Dancing with disability

| October 5, 2012 - 21.52UTC
Y2_Dancing

An inspirational dance troupe in Nairobi is raising awareness of disability through artistic expression. Through her striking images, Kenyan photographer Mia Collis captures the spirit and strength of these remarkable survivors.

People with disability need not be disabled. The Paralympics has shown us this. We’ve watched this inspirational gathering in awe, marvelling at individuals who have overcome huge challenges to become lightning-quick sprinters, powerful swimmers, basketball legends and more.

The Paralympics was a humbling spectacle. But you don’t have to look all the way to London for examples of people breaking down such barriers.

Nairobi-based Pamoja Dance is a mixed group of dancers with and without disability, working together to share their creative expression in an open and inclusive environment. Its aim is to raise awareness 
of disabled issues and provide a forum for their discussion. It hopes to challenge perceptions of the contribution that people with disabilities can make in performing arts – and the wider society.

Sign of strength 
The contradictions that embody the lives of the dancers is fascinating. Hidden from daily life and revealed on stage. Shunned by society and loved 
by the audience. Most individuals in the group 
were born and grew up into a life of serious 
adversity, and yet many, as a testimony to their strength of character, are now the breadwinners 
of their families.

More info
For more information on Pamoja
 Dance Group, tel: 0727 81 56 21, email info{at}pamojadance.org or visit www.pamojadance.org, or
www.facebook.com/pamojadance

Photographer Mia Collis has worked for the BBC, CNN, National Geographic and a range of other outlets. For more of her work, see www.miacollis.com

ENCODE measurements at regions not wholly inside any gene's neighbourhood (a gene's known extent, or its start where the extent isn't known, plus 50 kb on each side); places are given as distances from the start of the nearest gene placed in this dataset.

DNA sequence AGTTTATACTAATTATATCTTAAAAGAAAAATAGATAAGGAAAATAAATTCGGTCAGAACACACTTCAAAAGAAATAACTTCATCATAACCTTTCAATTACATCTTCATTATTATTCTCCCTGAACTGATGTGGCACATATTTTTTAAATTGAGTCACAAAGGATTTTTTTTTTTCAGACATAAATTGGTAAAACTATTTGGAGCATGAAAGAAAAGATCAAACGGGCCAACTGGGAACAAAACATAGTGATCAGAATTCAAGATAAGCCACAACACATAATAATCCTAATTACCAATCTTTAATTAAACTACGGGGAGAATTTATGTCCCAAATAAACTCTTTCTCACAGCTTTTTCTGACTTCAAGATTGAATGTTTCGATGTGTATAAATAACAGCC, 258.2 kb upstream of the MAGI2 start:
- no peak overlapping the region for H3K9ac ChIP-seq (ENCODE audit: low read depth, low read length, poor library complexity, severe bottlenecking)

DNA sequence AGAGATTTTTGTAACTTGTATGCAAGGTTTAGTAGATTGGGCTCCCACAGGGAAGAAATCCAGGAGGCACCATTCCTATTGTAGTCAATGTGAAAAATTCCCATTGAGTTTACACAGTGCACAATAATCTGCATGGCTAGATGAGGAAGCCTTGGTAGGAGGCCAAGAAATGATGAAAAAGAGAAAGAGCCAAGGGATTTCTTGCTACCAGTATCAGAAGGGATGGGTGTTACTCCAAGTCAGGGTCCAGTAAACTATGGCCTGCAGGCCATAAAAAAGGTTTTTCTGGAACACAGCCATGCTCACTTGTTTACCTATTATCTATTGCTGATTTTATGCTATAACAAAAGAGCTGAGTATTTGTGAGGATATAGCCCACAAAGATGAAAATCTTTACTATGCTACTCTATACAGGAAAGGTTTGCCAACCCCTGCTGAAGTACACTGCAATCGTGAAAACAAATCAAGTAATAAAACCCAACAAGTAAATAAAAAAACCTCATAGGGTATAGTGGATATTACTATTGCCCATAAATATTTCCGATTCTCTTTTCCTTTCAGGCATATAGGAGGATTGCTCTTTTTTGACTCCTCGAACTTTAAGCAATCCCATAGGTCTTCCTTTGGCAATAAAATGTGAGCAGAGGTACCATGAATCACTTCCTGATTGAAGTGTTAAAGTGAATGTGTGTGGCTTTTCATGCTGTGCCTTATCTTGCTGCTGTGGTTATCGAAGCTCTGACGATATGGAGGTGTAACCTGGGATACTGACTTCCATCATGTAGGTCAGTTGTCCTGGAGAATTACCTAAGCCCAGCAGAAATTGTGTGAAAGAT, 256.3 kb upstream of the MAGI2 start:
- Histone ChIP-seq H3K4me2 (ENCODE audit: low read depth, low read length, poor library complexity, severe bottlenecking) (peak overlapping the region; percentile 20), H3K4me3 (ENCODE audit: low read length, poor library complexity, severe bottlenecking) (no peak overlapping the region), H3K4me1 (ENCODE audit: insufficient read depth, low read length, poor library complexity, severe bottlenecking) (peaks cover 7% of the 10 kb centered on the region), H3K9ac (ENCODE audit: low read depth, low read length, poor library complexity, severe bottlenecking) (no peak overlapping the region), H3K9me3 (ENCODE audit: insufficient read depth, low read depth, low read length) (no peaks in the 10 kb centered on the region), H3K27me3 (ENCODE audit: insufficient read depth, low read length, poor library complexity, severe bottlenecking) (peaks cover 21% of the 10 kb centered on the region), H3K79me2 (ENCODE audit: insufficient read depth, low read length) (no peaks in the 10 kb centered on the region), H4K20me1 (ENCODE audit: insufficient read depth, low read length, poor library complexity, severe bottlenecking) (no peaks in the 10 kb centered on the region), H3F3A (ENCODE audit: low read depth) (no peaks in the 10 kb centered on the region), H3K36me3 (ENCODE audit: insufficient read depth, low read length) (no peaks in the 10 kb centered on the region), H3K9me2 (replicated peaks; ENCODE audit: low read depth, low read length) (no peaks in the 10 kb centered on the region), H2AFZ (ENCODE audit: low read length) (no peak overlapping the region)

(The following are a sample of the stunning images in this portfolio. To view the complete feature, please see the emag of this issue.)

  

I wish all people with disability would have the chance to feel those feelings I have on stage. It would change the world. Not only would they realise that they can do anything they want to, it would also make society realise our potential and how beautiful we really are.
Betty Mwendi Ngunia

 

 

 

 

 

I’m sure my never-give-up and have-a-go attitude will continue to bring many new adventures in my life. It’s a journey and we never know what’s around the corner.
Dalmas Otieno

 

 

 

 

 

 

 

Pamoja makes me feel like a star, a brighter star. I’m in a sky with other stars that are shining bright.
John Irungu

 

 

 

 

 

 

In dance, the whole piece is out in the open. I am exposed. I can express myself in a way that I find hard to do in conversations. When I dance, I can be happy, sad, angry or romantic. I can be anyone I want to be, or I can be me.
Beatrice Maina

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